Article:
Cornell eggcited to welcome chicken keeping ordinance
There are chickens throughout Cornell, but only in areas specified as agriculturally zoned. That may change, after the Cornell Planning Commission heard a proposal from David Shipley and Jacob Anstice Oct. 13, about keeping chickens at their property on Bates Street.
However, it wasn’t just their yard, but also anyone else who wanted them in the city, hence a possible ordinance needed to be discussed.
“It’s kind of the rural areas of the city where it’s presently allowed,” said city administrator Dave DeJongh.
Shipley says he and Anstice do not raise chickens for meat, only for eggs and because they love the birds.
“My chickens were my babies,” said Shipley. “They make excellent pets.”
He also said raising chickens is a great way to show kids how to survive and enjoy the outdoors.
“They’re great for children, it teaches awesome responsibility,” said Shipley.
An obvious benefit is the from-yard-to-table eggs.
“Nothing compares with the taste,” said Shipley. “Chickens can lay eggs almost every single day, if not more than once a day…so that’s a really good thing.”
Shipley would not recommend allowing a rooster, as they can be mean, territorial and noisy. Hens can also still lay eggs without a rooster.
He also mentioned that people can sell eggs if it’s allowed in the ordinance. Shipley says he doesn’t want to take away business from the local store, but would like to see it become a teaching tool for kids, so they can learn where food comes from.
Also, if someone has fertilized eggs, children can watch the chicks hatch.
“It’s a very neat experience,” said Shipley.
DeJongh asked what the lifespan of a chicken should be. Shipley said if people are using the bird for meat, they will likely only live eight months, but when raised to produce eggs, the fowl could live 12-18 years if well cared for.
“There is a certain time limit where they lay eggs (up to four years),” said Shipley.
Shipley said unwashed farm eggs will last up to three months stored in a refrigerator, or three weeks sitting on the counter.
“Store bought eggs...the chickens aren’t as well taken care of,” he said. “They’re (eggs) washed in a chemical.”
By using the chemicals, it creates divets in the shell, allowing for the chemical to infiltrate the inside of the egg.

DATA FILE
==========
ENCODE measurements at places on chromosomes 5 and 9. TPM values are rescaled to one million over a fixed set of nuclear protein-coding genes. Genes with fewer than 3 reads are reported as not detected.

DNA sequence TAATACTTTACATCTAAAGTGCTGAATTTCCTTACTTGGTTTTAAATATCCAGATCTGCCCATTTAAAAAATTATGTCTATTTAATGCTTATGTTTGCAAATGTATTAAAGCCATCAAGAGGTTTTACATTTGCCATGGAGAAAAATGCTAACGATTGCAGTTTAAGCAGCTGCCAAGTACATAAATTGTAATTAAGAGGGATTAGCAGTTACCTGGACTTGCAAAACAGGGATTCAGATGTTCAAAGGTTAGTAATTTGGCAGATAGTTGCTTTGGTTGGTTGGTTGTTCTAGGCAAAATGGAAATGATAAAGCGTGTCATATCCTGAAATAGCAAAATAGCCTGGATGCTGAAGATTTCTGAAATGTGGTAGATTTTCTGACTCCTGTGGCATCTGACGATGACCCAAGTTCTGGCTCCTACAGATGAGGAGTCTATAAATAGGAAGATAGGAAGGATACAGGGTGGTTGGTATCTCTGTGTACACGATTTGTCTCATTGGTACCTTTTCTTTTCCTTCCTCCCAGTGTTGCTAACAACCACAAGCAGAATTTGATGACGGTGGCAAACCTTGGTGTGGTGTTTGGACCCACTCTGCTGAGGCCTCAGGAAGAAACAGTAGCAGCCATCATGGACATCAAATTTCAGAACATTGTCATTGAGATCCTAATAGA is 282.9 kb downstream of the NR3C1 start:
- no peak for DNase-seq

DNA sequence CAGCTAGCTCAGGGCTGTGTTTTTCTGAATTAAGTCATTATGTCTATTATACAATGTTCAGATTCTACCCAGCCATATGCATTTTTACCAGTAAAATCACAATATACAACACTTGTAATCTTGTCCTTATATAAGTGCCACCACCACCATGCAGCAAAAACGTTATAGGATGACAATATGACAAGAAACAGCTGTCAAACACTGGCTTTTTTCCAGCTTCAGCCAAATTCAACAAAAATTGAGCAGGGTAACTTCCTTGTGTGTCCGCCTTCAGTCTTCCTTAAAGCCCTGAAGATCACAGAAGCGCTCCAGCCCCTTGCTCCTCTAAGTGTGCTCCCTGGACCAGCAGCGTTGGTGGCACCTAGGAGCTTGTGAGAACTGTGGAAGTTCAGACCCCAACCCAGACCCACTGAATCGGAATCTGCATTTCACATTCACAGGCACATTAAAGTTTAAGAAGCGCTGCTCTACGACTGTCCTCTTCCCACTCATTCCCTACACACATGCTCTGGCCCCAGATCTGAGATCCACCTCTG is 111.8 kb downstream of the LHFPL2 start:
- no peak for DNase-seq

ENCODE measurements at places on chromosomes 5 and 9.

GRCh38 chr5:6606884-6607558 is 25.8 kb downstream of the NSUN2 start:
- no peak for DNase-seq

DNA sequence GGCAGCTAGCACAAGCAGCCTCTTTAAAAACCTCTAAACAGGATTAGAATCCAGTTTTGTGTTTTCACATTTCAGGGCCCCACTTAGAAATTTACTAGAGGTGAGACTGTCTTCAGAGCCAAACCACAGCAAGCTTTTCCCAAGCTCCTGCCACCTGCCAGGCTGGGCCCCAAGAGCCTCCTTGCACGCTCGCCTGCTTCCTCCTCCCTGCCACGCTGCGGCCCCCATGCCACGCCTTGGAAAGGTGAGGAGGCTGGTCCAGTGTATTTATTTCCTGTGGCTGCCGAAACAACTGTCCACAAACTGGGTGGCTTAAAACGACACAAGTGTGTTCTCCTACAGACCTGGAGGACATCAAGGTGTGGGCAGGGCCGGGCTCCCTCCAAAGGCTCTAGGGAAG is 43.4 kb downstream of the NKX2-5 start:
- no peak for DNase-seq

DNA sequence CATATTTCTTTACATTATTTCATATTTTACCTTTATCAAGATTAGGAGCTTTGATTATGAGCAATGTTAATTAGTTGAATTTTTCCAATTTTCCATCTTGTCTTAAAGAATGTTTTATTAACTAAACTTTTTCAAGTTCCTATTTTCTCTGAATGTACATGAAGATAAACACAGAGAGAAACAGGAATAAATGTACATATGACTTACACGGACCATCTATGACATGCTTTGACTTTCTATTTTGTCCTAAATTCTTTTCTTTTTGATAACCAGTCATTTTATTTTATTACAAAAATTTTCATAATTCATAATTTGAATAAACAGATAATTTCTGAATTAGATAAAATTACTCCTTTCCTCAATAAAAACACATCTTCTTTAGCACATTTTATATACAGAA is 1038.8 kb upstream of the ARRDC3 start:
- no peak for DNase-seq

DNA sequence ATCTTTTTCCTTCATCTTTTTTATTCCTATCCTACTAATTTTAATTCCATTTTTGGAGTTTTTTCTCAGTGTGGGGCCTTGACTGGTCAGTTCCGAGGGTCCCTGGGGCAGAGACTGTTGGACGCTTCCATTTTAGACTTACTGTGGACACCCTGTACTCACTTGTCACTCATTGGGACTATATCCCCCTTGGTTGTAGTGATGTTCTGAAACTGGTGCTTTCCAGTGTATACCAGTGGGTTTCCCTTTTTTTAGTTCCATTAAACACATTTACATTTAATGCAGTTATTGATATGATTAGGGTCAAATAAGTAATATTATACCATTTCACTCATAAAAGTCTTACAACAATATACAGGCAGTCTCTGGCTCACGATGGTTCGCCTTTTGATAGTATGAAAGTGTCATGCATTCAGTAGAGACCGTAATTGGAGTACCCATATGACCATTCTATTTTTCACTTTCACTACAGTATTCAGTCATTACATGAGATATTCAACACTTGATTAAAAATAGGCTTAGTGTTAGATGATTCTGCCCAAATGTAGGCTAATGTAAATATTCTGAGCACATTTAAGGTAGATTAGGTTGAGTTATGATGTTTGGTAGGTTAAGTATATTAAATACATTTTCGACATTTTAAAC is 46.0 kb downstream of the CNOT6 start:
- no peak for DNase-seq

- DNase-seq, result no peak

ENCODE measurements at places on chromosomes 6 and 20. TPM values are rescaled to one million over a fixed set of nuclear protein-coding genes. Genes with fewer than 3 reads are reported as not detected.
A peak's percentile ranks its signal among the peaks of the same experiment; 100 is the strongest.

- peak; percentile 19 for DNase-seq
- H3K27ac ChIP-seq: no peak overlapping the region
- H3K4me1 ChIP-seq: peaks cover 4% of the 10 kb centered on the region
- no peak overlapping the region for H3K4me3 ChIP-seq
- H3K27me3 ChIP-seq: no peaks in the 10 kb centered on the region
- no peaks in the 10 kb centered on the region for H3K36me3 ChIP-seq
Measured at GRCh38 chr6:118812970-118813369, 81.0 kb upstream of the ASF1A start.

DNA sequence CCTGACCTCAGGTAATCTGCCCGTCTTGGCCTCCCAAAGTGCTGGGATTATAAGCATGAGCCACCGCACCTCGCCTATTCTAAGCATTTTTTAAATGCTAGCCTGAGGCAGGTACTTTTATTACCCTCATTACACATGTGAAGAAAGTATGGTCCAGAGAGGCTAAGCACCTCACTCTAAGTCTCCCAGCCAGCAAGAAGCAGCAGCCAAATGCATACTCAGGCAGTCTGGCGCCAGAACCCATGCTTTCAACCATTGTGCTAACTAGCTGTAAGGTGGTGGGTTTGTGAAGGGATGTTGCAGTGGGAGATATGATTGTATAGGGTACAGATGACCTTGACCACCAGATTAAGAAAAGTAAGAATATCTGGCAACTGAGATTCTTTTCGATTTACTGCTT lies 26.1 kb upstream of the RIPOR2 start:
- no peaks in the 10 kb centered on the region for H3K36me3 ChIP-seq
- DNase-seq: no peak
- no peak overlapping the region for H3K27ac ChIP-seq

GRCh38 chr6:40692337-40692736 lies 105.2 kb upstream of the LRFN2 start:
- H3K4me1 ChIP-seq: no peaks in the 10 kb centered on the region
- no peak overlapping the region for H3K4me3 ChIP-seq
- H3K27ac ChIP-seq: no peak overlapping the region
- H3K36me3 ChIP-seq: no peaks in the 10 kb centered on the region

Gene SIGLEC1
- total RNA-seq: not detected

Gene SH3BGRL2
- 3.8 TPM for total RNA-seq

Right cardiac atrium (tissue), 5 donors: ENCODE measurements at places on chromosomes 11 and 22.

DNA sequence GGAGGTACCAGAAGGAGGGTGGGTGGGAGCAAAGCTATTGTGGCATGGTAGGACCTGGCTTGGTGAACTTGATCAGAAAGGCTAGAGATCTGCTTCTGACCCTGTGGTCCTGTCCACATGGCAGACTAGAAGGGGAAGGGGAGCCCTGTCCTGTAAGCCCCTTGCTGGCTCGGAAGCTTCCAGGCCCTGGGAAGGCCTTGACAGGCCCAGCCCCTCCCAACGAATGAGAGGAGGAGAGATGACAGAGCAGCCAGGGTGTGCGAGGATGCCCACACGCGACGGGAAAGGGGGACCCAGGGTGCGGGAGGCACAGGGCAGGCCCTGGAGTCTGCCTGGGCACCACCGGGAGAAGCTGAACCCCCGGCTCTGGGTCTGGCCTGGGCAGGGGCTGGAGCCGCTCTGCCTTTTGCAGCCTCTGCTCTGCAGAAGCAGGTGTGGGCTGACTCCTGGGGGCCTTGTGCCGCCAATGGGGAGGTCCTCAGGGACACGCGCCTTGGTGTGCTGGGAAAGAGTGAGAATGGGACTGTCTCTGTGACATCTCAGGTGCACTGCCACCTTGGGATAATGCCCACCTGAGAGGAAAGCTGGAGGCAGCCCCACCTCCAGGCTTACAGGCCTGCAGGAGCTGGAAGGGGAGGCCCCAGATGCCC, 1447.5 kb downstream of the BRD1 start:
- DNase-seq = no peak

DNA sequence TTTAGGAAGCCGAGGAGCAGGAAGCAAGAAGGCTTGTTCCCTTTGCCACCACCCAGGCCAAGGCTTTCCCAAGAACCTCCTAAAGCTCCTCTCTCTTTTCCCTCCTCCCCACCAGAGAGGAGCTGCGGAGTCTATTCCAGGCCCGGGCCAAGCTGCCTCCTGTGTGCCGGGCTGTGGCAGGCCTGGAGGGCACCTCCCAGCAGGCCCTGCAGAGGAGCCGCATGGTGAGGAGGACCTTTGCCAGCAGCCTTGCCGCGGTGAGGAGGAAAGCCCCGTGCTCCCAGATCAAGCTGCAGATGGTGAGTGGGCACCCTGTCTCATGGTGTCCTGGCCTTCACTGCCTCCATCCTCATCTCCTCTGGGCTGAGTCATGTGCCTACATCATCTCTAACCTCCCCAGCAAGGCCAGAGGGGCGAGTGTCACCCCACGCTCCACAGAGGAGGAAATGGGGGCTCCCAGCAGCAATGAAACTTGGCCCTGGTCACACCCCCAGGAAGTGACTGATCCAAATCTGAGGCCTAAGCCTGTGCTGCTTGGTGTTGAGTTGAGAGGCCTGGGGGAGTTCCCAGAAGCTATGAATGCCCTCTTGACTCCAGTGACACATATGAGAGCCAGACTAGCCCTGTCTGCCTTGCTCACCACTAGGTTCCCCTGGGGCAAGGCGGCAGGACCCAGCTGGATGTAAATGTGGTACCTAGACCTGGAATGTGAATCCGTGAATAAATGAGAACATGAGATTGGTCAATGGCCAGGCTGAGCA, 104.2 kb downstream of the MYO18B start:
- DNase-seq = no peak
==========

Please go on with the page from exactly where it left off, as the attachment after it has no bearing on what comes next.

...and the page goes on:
An added bonus of keeping chickens, is they provide natural fertilizer, clean up yard clippings and cut down on insects around the house. Shipley agrees that manure doesn’t smell the best, but depending on bedding and cleaning practices, it is manageable.
A lot of ordinances in other cities call for applications and permits to keep chickens, which brings revenue to a city. Shipley said people should have a coop, with a fence around it and netting over the top so the birds can’t escape, or people can clip their wing feathers.
He mentioned that he and Anstice never had an issue with the birds they had trying to escape, with or without the netting.
“Frankly, ours were always too fat to do it,” said Shipley.
An ordinance could also require an inspection of the yard to make sure it a suitable environment.
“Chickens can be a little expensive, too, depending on what you want for them (housing),” said Shipley.
There were several guests present at the meeting, but each of them were in favor of an ordinance allowing chickens. No one expressed concerns over allowing the ordinance.
“I was probably on the fence, but you come very well prepared and you changed my mind,” said mayor Mark Larson.
The Planning Commission agreed to look over the materials Shipley provided and to determine at a separate meeting, how the ordinance will read. Shipley said it is not difficult to care for chickens, all you really need to do is feed and water them, and clean up their cage.
“Honestly, as long as you have just a shred of responsibility, you will be able to keep them,” said Shipley.